Safarzadeh, her parents and her older brother lived in Iran until she was a preteen, and she was born a Muslim although the family secretly practiced Christianity amid the majority Shi’i Islam practicers in the Islamic Republic.
Having secret access to prohibited television channels undermining Iran’s systematic Islamic censorship of the media and her family who remembers the past with limited oppression, Safarzadeh said Iranians previously experienced a degree of Western-like culture concerning movies, music and freedom with clothing, such as not wearing a hijab.
She said she felt disconnected from the current culture and government corruption as she became informed of cultural freedoms prior to the Islamic Revolution of 1979 in Iran, which she references as a turning point.
“Iran has a really nice and really rich and beautiful culture,” Safarzadeh said. “Right before the Revolution, we were the most flourishing and developing, and we almost had everything we could.”
Her feelings of separation continued as Safarzadeh said she experienced the stigma and stereotypes associated with being a “devote Muslim” in school, such as attending classes teaching the Quran and praying multiple times a day.
She was bullied for being Christain, and although she said she didn’t want to pretend to be Muslim, she gave into the social pressures and religious expectations.
“I used to wear this headband that had a flower on it, and a school dean came up to me, took the headband and sent me home just because it had a flower,” Safarzadeh said. “I was so hurt. I used to start wearing things that completely hid my hair, and I used to go to the mosque often to show I was fitting in with the normal people.”
Around 2013, the plight of being a religious minority in Iran’s Islamic theocracy caused Safarzadeh and her family to flee to Turkey as refugees under the United Nations Refugee Agency’s protection for a year and a half. However, she couldn’t escape bullying in school due to her religious beliefs.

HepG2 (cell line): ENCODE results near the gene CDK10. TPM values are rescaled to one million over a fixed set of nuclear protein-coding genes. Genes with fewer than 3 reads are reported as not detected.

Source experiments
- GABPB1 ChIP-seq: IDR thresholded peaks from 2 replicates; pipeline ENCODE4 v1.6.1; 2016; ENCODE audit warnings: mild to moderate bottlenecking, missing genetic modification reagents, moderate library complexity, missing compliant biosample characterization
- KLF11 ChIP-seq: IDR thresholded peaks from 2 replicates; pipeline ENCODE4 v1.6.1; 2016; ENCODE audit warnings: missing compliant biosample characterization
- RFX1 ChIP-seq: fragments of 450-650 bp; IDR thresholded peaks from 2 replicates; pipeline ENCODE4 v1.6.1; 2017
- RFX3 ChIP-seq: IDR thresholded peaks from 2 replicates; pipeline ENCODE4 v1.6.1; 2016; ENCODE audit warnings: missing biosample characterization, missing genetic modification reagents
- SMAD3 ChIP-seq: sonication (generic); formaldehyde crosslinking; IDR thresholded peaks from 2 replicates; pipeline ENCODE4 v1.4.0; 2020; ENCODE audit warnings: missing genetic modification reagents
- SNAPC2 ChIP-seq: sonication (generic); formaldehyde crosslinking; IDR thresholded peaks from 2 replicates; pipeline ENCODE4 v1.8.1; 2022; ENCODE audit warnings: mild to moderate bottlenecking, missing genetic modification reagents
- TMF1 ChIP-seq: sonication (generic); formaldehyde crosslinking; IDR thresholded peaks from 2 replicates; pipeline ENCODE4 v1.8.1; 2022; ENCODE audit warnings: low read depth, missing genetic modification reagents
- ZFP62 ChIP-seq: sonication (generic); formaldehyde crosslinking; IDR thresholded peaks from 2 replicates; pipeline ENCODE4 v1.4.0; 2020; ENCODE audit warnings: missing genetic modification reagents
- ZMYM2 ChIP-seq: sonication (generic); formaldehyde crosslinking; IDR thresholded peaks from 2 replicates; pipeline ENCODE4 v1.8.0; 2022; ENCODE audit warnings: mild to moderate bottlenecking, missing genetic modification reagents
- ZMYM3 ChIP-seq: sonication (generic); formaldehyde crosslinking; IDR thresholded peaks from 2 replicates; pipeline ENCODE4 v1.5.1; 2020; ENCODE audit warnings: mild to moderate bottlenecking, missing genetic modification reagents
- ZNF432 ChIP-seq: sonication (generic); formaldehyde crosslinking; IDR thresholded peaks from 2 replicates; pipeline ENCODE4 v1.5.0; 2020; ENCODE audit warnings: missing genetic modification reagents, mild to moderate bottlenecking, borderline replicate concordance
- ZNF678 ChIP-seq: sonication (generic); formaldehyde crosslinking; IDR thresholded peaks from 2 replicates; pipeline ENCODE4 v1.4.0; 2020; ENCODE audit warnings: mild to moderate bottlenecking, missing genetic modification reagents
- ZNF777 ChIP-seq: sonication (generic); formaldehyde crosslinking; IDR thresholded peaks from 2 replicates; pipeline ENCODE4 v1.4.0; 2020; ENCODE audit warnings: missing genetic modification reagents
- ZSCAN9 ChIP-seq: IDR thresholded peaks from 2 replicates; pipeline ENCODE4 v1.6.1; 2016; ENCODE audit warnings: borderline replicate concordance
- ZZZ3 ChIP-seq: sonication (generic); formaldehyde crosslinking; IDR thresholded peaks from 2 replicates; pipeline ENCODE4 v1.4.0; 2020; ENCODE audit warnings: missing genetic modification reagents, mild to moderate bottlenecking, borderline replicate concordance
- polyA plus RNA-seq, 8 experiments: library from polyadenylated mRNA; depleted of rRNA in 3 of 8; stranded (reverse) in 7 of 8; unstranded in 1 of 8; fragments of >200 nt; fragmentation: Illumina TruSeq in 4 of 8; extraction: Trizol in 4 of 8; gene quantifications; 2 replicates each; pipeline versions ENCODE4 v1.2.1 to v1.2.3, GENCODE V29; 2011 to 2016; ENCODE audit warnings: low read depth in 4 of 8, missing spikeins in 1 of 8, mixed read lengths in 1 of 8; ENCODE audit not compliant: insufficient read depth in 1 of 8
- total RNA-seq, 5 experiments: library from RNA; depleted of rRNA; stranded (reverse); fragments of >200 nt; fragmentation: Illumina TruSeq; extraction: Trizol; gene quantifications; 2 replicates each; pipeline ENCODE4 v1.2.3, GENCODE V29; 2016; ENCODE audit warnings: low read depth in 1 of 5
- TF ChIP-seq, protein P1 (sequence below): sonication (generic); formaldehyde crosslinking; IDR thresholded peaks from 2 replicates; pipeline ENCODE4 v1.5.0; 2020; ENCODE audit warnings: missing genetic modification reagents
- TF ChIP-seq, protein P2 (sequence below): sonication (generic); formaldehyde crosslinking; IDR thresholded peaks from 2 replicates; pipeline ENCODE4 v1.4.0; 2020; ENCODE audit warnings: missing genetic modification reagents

“My social life was affected most by my travels and going through this process,” Safarzadeh said. “It definitely hurt my self-esteem because I feel like I’m being judged all the time because of who I am, I’m still trying to fix that. I tell myself I should be who I am, and I’m not ashamed of it.”
Once Safarzadeh and her family migrated to the United States in 2015, she began struggling with taking care of her parents due to their language barrier.
“Here I am living as an American, and at home, I’m living as an Iranian person, and it’s two different lives you have to balance,” Safarzadeh said. “I kind of have to run things in my house for things like banking problems, loans and insurances.”
She said it’s frustrating being designated “the family translator” and not being to live like an average teenager, but it may be beneficial in the future to have these experiences.
Safarzadeh also said the American style of education is unknown to her parents, and now alone, faces the dilemma of choosing a career of her passion or a career with stable income.
“I want to support my family, and it’s going to be hard,” Safarzadeh said. “My dad and mom have been through so much, and I want to get to that point [of success], so they don’t have to work as hard as they do right now, and that’s always on my mind.”
Although she said her parents want her to have a job where she’s happy, being a first generation immigrant makes her feel as though she may disappoint them if she’s not highly successful and educated now going to school in the United States.
Her education in Missouri began in Wydown Middle School and then into Parkway Central High School, where she worked with their ESOL programs until she transferred to MHS during her sophomore year and no longer needed assistance.
She said she came to the MHS ESOL room because a student guide Hashim Rozi, Class of 2018, said she may meet people with similar situations, and now she’s a regular visitor. She said at MHS, students were not as empathetic toward her situation and didn’t allow her to feel as accepted as in previous schools.
“People won’t really care about [ESOL] if they’re not interested in it,” Safarzadeh said. “I wish there was a way to get people to become more interested in other cultures because they tend to just walk by us without taking their time to understand. I just wish there was more awareness.”
Lauren Pickett, junior, is a staff reporter for the Messenger. She is a member of Student Council as well as Academic and Cultural Club. In her free time,...